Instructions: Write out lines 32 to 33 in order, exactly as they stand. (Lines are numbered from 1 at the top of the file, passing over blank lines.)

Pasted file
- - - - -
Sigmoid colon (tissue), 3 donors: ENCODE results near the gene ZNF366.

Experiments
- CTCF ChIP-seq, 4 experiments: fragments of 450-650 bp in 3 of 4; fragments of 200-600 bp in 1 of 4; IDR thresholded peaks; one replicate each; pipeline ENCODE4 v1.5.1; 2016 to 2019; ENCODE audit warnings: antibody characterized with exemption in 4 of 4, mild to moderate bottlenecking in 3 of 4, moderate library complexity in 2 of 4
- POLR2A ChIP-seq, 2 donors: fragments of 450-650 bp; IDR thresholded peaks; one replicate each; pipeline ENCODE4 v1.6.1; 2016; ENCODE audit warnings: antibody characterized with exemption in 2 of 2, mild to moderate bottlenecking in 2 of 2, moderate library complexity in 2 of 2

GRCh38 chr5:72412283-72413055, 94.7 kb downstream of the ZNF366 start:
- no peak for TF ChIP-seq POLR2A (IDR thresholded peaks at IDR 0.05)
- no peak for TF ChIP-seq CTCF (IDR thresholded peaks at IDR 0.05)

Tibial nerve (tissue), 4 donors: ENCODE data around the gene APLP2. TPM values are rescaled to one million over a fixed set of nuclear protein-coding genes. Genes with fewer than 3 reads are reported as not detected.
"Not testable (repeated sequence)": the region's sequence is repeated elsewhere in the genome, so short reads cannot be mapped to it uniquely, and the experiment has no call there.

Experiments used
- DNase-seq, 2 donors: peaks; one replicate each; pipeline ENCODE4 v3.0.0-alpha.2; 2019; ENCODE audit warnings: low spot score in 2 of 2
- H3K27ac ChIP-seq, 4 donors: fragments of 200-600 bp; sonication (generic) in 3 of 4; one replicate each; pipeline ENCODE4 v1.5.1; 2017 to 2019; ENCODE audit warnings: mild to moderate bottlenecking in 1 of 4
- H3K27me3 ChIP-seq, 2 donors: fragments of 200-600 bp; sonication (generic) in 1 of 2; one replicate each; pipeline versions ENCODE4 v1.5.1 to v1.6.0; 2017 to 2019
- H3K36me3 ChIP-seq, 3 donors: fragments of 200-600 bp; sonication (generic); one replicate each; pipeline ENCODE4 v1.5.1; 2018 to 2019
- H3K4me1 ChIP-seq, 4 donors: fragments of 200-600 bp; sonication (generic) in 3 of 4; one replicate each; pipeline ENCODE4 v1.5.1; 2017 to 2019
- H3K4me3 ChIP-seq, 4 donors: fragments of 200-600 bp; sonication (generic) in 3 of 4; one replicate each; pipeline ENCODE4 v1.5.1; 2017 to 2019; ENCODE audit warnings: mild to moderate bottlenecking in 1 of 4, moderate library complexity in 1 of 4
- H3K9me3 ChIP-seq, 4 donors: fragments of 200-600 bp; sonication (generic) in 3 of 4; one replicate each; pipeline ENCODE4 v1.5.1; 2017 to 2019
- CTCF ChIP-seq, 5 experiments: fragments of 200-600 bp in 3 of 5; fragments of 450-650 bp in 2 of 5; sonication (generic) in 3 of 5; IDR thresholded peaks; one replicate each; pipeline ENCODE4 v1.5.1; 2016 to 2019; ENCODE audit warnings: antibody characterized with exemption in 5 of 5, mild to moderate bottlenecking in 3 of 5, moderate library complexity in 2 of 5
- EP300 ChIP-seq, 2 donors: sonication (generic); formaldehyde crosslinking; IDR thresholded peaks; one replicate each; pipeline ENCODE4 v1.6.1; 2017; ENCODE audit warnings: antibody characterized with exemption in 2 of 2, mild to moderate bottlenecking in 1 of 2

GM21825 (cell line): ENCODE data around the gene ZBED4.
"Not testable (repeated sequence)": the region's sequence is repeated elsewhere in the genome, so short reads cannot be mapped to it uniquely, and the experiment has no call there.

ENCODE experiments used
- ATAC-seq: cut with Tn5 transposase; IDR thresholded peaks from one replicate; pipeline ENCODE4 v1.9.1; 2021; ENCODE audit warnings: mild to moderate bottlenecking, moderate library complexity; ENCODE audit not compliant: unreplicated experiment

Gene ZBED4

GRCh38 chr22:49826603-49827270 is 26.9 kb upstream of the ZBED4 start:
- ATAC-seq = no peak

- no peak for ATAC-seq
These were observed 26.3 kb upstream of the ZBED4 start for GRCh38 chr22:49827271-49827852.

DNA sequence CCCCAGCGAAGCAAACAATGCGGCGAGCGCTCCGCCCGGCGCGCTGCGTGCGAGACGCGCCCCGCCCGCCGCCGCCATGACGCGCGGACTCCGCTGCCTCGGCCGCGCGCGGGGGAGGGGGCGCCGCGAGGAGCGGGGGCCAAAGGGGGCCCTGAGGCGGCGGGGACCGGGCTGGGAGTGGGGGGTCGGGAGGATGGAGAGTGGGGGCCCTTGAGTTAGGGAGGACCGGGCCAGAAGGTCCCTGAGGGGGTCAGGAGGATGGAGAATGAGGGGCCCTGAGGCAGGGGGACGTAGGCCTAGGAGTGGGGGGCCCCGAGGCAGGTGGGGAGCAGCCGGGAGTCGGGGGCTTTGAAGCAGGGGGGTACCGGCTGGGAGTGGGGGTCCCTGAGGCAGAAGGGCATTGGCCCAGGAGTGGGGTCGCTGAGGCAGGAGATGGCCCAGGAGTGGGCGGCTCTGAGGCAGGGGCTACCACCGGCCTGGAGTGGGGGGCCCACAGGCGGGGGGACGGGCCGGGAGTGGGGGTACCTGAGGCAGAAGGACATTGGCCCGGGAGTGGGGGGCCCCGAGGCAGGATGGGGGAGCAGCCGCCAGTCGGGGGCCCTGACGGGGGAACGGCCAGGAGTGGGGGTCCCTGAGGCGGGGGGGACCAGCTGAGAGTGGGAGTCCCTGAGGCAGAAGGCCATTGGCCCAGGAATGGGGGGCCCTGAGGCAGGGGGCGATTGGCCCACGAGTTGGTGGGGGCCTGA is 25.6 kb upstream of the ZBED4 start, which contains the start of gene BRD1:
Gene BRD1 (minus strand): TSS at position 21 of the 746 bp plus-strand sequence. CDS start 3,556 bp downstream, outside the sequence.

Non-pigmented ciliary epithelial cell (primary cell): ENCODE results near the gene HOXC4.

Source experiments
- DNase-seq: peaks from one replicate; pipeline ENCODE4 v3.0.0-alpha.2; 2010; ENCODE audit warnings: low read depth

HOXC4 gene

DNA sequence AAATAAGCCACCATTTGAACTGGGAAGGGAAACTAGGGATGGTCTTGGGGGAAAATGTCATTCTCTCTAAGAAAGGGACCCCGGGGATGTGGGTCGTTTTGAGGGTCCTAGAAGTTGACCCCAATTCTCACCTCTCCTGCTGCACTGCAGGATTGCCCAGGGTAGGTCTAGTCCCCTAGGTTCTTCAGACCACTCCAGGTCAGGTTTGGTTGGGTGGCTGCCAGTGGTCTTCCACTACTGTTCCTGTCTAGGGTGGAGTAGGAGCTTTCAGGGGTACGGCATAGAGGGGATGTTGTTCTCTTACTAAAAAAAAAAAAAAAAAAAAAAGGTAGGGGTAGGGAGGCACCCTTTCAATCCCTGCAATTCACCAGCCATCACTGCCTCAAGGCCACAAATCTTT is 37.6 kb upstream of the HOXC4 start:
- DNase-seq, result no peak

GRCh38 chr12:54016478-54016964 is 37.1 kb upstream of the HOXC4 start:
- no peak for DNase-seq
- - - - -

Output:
Source experiments
- DNase-seq: peaks from one replicate; pipeline ENCODE4 v3.0.0-alpha.2; 2010; ENCODE audit warnings: low read depth